Renée MacKillop | Top 40 Under 40 2018
photograph by jared sych at The Alex Community Food Centre; Hair and makeup by Tamsyn Gagne, Kira Gregory, Amy Maetche and Michelle St. Croix (Artists Within)
Job title: Associate Director of Food and Wellness, The Alex Community Health Centre
Why she’s a 2018 Top 40 Under 40:
Renée MacKillop helped spearhead the campaign to raise $4 million to build the Alex Community Food Centre — a vibrant space where people can access healthy food, build food skills, make new friends and address other health and social-justice issues.
Growing up on a farm just west of High River, Renée MacKillop was used to sitting down to dinner with her family and sharing a healthy meal made from food they had grown themselves. This daily ritual was so commonplace in the fabric of prairie farm life that MacKillop scarcely gave it a second thought. Until she moved to a city — Victoria, B.C. — to study social justice.
There, she began to see the devastating, cascading effects food insecurity has on people’s physical and mental health, as well as the health of the community at large, and to understand how this complex picture unfolds in striking simplicity.
“I can see all the ways that food is part of the problem. It’s at the heart of some of the really serious problems in the world. But it’s also the solution,” says MacKillop.
With this in mind, MacKillop made her way back to Alberta to work on her family farm raising cattle and to work with the City of Calgary to help implement Calgary’s first food strategy from 2010 to 2015. She then joined The Alex as program manager for the Food Centre and was part of the team that raised $4 million in public and private funding to open the first Community Food Centre (CFC) in Alberta.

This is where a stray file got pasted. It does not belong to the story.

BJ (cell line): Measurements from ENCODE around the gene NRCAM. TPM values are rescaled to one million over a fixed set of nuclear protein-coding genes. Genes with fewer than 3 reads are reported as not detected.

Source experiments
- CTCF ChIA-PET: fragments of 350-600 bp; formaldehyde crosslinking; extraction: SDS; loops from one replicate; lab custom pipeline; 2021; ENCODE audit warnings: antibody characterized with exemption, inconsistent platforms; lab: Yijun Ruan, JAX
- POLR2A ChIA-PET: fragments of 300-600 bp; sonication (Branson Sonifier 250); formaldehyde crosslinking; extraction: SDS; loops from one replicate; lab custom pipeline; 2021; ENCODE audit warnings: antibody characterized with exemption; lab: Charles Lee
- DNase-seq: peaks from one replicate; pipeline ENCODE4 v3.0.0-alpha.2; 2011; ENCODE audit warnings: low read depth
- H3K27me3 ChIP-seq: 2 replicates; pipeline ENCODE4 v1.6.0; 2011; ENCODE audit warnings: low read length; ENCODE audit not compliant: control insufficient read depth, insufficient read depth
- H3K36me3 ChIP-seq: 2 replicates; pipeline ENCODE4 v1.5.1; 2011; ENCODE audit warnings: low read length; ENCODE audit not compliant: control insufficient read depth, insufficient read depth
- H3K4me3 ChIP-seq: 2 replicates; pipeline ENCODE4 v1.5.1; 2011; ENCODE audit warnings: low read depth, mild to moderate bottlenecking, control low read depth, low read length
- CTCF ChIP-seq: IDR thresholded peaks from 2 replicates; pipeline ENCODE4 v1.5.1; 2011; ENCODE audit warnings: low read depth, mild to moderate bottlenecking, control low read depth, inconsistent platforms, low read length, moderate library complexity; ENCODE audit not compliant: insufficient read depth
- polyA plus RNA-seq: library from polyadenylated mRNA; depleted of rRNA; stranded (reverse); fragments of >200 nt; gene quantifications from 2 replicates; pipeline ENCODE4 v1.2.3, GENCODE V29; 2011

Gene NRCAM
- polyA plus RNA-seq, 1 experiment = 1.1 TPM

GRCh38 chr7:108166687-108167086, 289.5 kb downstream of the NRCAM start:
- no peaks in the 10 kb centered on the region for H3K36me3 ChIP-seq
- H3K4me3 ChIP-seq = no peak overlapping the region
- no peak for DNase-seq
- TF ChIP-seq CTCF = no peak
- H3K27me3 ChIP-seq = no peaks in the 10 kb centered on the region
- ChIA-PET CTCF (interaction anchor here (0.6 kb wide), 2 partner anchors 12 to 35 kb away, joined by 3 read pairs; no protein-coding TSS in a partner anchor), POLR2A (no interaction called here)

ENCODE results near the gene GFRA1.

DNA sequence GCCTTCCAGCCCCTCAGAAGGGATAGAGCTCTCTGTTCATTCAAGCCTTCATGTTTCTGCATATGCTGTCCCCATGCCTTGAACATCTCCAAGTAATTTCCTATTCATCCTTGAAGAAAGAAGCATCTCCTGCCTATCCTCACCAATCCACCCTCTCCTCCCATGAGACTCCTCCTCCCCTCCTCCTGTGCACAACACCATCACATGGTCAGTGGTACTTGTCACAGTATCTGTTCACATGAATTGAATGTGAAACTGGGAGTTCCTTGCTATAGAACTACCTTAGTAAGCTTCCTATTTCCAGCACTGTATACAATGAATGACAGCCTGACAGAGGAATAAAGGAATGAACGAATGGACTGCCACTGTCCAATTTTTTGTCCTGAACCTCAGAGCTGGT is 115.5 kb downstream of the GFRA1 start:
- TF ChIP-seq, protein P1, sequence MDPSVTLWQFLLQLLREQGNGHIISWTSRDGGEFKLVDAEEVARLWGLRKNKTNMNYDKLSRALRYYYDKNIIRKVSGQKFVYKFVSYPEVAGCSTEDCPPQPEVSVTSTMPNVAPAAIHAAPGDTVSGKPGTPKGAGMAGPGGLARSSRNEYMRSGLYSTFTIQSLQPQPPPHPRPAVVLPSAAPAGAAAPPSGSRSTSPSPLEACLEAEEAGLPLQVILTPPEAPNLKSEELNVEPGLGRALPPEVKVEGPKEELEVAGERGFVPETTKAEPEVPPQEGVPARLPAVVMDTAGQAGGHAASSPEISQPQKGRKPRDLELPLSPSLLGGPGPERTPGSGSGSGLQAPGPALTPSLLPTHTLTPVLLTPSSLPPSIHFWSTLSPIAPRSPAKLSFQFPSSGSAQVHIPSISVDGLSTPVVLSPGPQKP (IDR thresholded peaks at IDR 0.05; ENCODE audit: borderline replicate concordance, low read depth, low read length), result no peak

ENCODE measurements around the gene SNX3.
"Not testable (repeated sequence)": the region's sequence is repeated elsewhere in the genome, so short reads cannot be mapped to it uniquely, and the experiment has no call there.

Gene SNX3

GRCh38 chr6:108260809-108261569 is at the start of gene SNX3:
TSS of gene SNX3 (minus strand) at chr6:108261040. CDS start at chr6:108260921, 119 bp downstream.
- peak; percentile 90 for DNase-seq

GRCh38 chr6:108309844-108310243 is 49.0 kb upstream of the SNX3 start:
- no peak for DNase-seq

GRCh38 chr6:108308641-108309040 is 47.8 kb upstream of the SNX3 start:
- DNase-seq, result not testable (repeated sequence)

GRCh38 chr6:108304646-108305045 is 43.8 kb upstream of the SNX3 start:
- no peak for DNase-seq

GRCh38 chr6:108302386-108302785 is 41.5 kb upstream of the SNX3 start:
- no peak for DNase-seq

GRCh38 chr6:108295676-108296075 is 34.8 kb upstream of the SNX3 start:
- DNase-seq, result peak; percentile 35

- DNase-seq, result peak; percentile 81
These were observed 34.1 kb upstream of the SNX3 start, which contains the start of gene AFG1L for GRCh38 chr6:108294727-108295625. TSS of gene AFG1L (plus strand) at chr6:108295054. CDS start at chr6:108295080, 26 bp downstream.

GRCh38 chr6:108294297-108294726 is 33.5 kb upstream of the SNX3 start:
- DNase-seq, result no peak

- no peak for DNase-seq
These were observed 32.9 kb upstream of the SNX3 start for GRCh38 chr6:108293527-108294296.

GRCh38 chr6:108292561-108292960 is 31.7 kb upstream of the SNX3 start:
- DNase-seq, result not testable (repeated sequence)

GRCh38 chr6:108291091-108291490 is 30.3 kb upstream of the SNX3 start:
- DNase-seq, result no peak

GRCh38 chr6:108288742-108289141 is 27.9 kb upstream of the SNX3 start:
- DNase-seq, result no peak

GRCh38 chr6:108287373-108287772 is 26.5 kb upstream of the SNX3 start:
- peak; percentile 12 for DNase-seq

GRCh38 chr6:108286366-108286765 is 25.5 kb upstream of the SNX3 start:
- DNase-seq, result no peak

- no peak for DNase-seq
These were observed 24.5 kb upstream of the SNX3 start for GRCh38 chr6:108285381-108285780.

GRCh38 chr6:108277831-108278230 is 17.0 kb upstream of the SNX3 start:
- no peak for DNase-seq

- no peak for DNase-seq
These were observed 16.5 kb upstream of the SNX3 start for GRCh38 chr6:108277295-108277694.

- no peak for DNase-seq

The Alex CFC is neither a soup kitchen nor a food bank. It is a community hub in Forest Lawn that brings everyone from babies to seniors together to grow, cook and share food. The centre hosts cooking, nutrition, gardening and fitness classes, provides drop-in meals and runs an affordable produce market. Programs and meals are free and priority is given to people living on low incomes. In 2017, The Alex CFC provided more than 12,000 meals and hosted 352 food program sessions.
The centre also runs advocacy and social-justice programs to help people access income assistance and housing support, and in general creates a welcoming environment for people who have experienced barriers to participating in community.
“This is ‘wraparound healthcare,’ that allows people to access healthy food in a space like the community food centre and also receive medical care, social support, wellness programs and skill-building through the Alex Community Health Centre,” says MacKillop. “It makes sense because food and health go hand in hand.” —Jennifer Hamilton